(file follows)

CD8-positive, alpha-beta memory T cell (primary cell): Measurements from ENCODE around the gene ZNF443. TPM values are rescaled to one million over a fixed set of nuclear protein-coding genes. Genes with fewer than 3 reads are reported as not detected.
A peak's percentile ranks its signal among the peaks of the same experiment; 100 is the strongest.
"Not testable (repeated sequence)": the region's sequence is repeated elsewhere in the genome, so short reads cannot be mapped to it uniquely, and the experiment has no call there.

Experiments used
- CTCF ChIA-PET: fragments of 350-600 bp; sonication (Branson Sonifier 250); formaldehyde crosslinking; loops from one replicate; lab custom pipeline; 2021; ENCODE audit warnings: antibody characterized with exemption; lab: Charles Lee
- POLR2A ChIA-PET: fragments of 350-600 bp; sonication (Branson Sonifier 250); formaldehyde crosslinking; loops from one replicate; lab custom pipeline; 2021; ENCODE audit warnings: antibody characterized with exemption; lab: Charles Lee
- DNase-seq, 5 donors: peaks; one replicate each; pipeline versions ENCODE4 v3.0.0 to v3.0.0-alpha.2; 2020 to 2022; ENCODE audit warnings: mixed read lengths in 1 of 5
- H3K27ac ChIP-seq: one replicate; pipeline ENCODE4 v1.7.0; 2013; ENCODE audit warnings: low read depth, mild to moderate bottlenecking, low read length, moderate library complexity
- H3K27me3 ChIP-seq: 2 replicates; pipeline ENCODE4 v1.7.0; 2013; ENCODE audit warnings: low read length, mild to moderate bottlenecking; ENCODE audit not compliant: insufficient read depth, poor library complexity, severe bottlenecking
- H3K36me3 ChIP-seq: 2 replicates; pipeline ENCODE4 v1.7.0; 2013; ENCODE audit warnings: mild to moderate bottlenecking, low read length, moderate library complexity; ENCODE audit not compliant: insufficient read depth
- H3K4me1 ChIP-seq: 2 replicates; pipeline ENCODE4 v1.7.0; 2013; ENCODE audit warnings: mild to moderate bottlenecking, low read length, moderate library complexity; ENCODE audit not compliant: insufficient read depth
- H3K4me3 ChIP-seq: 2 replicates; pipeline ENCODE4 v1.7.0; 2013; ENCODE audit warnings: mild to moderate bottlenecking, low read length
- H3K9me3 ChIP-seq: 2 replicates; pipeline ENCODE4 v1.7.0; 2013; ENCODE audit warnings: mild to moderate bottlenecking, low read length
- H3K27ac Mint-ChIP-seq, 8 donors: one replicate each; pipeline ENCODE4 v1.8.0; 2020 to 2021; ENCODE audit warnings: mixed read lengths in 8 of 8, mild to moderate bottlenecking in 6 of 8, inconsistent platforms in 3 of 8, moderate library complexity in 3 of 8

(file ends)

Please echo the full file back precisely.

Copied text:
CD8-positive, alpha-beta memory T cell (primary cell): Measurements from ENCODE around the gene ZNF443. TPM values are rescaled to one million over a fixed set of nuclear protein-coding genes. Genes with fewer than 3 reads are reported as not detected.
A peak's percentile ranks its signal among the peaks of the same experiment; 100 is the strongest.
"Not testable (repeated sequence)": the region's sequence is repeated elsewhere in the genome, so short reads cannot be mapped to it uniquely, and the experiment has no call there.

Experiments used
- CTCF ChIA-PET: fragments of 350-600 bp; sonication (Branson Sonifier 250); formaldehyde crosslinking; loops from one replicate; lab custom pipeline; 2021; ENCODE audit warnings: antibody characterized with exemption; lab: Charles Lee
- POLR2A ChIA-PET: fragments of 350-600 bp; sonication (Branson Sonifier 250); formaldehyde crosslinking; loops from one replicate; lab custom pipeline; 2021; ENCODE audit warnings: antibody characterized with exemption; lab: Charles Lee
- DNase-seq, 5 donors: peaks; one replicate each; pipeline versions ENCODE4 v3.0.0 to v3.0.0-alpha.2; 2020 to 2022; ENCODE audit warnings: mixed read lengths in 1 of 5
- H3K27ac ChIP-seq: one replicate; pipeline ENCODE4 v1.7.0; 2013; ENCODE audit warnings: low read depth, mild to moderate bottlenecking, low read length, moderate library complexity
- H3K27me3 ChIP-seq: 2 replicates; pipeline ENCODE4 v1.7.0; 2013; ENCODE audit warnings: low read length, mild to moderate bottlenecking; ENCODE audit not compliant: insufficient read depth, poor library complexity, severe bottlenecking
- H3K36me3 ChIP-seq: 2 replicates; pipeline ENCODE4 v1.7.0; 2013; ENCODE audit warnings: mild to moderate bottlenecking, low read length, moderate library complexity; ENCODE audit not compliant: insufficient read depth
- H3K4me1 ChIP-seq: 2 replicates; pipeline ENCODE4 v1.7.0; 2013; ENCODE audit warnings: mild to moderate bottlenecking, low read length, moderate library complexity; ENCODE audit not compliant: insufficient read depth
- H3K4me3 ChIP-seq: 2 replicates; pipeline ENCODE4 v1.7.0; 2013; ENCODE audit warnings: mild to moderate bottlenecking, low read length
- H3K9me3 ChIP-seq: 2 replicates; pipeline ENCODE4 v1.7.0; 2013; ENCODE audit warnings: mild to moderate bottlenecking, low read length
- H3K27ac Mint-ChIP-seq, 8 donors: one replicate each; pipeline ENCODE4 v1.8.0; 2020 to 2021; ENCODE audit warnings: mixed read lengths in 8 of 8, mild to moderate bottlenecking in 6 of 8, inconsistent platforms in 3 of 8, moderate library complexity in 3 of 8